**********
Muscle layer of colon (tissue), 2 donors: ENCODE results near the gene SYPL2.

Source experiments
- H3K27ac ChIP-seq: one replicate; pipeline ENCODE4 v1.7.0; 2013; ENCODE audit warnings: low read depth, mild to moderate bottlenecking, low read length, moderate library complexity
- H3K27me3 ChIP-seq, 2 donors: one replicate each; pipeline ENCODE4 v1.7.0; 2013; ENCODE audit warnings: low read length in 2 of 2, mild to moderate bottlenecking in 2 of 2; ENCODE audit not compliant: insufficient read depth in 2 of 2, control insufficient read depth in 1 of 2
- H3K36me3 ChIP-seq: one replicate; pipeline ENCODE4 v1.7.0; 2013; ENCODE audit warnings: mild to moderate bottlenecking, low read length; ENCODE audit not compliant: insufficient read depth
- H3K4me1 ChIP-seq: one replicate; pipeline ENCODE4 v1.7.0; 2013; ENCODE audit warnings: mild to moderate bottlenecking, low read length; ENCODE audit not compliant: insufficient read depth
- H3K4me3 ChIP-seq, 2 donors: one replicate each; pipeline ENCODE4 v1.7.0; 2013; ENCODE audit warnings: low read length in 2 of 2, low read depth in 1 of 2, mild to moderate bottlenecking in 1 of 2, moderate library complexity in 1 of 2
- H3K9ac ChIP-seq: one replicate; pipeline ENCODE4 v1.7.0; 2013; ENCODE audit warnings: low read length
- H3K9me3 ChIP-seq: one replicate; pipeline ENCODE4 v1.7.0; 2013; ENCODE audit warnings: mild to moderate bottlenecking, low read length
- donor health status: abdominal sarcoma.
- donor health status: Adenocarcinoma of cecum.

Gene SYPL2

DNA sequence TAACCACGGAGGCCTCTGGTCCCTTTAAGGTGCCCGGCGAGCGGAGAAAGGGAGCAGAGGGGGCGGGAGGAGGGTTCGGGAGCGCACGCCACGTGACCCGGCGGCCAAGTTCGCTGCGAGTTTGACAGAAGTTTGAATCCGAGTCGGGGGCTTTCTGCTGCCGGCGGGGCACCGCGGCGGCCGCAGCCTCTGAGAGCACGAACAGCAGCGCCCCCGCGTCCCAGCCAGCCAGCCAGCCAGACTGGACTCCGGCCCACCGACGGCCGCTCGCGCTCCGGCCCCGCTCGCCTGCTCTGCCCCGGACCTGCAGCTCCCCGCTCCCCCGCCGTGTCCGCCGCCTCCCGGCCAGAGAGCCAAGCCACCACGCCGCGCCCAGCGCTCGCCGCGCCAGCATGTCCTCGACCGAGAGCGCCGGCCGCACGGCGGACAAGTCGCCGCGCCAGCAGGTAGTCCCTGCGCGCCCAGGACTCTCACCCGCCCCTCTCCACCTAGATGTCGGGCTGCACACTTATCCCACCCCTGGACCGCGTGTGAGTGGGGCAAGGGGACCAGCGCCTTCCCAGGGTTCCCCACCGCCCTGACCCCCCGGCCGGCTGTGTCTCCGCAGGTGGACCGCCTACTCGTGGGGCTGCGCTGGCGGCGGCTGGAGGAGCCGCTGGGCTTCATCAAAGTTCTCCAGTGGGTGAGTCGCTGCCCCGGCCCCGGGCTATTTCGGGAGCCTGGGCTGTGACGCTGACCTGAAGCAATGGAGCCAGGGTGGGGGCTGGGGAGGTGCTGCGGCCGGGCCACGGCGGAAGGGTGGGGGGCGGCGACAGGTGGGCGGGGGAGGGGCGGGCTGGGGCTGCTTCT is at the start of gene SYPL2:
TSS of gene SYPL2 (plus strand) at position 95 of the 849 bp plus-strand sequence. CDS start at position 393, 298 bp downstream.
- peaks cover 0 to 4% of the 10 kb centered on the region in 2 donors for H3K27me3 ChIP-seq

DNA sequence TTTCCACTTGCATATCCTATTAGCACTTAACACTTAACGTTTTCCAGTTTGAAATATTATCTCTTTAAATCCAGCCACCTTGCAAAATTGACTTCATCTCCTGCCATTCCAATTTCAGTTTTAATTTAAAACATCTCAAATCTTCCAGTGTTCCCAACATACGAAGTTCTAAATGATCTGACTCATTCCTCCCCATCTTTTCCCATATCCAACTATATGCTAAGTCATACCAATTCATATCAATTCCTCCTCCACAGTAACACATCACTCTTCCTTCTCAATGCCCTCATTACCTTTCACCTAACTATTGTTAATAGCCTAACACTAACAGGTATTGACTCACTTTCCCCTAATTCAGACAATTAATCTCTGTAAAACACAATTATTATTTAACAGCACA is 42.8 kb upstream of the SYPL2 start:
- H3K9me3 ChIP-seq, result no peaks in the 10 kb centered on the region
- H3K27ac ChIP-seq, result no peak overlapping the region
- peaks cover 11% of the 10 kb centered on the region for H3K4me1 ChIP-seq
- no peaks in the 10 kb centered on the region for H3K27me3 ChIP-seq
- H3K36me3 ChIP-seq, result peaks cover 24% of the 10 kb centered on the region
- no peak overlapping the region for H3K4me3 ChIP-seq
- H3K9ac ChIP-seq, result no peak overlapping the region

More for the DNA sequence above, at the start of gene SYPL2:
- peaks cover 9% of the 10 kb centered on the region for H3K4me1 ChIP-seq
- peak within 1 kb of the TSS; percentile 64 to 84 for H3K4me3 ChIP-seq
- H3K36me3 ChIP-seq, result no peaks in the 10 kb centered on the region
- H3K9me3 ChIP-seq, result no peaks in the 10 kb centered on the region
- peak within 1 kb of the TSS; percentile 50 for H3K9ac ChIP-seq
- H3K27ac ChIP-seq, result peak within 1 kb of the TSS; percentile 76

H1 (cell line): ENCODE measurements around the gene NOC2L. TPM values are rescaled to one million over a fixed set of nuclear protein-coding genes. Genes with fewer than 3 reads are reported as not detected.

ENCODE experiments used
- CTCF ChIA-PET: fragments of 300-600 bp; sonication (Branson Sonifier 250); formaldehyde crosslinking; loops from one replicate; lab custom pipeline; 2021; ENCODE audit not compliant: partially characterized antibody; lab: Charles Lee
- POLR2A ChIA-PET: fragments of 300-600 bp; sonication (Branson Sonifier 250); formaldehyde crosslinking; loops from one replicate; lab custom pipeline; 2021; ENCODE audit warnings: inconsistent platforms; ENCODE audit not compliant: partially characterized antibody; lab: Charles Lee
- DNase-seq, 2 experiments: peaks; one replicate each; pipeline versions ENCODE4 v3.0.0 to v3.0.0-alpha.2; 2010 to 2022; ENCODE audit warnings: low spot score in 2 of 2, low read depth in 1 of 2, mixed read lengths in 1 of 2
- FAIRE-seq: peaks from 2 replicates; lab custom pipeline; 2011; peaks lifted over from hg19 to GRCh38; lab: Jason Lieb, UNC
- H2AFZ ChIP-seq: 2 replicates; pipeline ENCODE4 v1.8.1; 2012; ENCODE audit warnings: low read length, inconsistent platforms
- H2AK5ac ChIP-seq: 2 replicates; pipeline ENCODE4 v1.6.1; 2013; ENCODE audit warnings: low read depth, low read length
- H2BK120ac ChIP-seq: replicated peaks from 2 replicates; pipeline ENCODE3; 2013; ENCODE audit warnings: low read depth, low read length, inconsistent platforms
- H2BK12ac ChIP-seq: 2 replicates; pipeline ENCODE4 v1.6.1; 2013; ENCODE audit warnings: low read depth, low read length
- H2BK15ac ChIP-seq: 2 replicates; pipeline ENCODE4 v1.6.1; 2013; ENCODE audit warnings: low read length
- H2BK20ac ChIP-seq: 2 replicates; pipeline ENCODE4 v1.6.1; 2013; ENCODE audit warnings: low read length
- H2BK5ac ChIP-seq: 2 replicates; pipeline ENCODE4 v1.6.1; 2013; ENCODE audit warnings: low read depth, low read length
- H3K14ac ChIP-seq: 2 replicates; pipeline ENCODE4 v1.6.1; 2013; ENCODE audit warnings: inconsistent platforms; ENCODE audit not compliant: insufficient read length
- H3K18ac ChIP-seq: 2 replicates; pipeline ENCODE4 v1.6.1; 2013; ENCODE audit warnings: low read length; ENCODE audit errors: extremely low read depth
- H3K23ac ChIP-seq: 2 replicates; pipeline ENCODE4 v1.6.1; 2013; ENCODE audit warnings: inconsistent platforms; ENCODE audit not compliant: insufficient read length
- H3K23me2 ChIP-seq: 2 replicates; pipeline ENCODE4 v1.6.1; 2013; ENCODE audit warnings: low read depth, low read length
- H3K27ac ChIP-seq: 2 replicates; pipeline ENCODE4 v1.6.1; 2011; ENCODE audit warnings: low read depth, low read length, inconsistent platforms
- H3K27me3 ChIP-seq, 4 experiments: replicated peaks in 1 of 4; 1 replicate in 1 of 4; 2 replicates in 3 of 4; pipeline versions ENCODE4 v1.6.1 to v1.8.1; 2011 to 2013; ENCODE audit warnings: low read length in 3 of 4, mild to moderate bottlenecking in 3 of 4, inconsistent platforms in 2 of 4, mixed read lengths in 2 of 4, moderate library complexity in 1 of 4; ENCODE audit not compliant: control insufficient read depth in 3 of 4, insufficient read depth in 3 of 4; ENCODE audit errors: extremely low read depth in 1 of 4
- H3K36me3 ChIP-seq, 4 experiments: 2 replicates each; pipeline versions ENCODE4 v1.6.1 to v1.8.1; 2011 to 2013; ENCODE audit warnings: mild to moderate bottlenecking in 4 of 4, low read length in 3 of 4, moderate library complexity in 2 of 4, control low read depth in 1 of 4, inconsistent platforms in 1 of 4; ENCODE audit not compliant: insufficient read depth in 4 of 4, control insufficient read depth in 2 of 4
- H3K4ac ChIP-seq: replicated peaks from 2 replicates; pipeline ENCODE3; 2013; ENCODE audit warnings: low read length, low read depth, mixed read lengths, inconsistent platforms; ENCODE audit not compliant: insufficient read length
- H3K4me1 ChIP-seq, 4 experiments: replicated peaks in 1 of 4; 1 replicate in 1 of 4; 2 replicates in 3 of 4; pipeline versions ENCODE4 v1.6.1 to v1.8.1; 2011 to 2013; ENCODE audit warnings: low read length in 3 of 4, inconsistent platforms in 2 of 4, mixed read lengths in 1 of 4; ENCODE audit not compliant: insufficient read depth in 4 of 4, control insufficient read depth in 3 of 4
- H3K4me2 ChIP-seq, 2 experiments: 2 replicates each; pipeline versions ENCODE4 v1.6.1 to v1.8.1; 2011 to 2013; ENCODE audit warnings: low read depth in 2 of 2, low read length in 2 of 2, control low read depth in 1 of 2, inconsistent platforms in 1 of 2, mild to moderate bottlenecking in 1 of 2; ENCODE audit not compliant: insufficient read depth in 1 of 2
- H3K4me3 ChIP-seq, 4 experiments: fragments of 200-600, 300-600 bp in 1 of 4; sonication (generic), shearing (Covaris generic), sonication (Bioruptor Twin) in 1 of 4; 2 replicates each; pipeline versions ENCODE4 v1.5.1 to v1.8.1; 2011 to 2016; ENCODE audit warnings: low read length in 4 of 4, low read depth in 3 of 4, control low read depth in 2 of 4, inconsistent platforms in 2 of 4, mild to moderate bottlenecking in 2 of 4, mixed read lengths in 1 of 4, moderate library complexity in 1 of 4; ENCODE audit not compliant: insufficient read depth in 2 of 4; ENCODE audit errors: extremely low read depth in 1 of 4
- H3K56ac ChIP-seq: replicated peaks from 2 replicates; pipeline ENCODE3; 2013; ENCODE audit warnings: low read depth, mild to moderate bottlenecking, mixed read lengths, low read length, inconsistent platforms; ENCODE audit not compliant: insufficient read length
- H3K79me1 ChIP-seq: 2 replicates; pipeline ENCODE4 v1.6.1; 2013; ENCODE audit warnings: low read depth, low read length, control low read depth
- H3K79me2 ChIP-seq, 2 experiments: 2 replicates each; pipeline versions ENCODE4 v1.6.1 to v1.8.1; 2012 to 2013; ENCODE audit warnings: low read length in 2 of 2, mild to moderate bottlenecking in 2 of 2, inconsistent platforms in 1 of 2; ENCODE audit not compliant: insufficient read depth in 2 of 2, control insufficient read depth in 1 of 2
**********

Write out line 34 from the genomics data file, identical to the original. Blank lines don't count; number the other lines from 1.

- POLR2A ChIA-PET: fragments of 300-600 bp; sonication (Branson Sonifier 250); formaldehyde crosslinking; loops from one replicate; lab custom pipeline; 2021; ENCODE audit warnings: inconsistent platforms; ENCODE audit not compliant: partially characterized antibody; lab: Charles Lee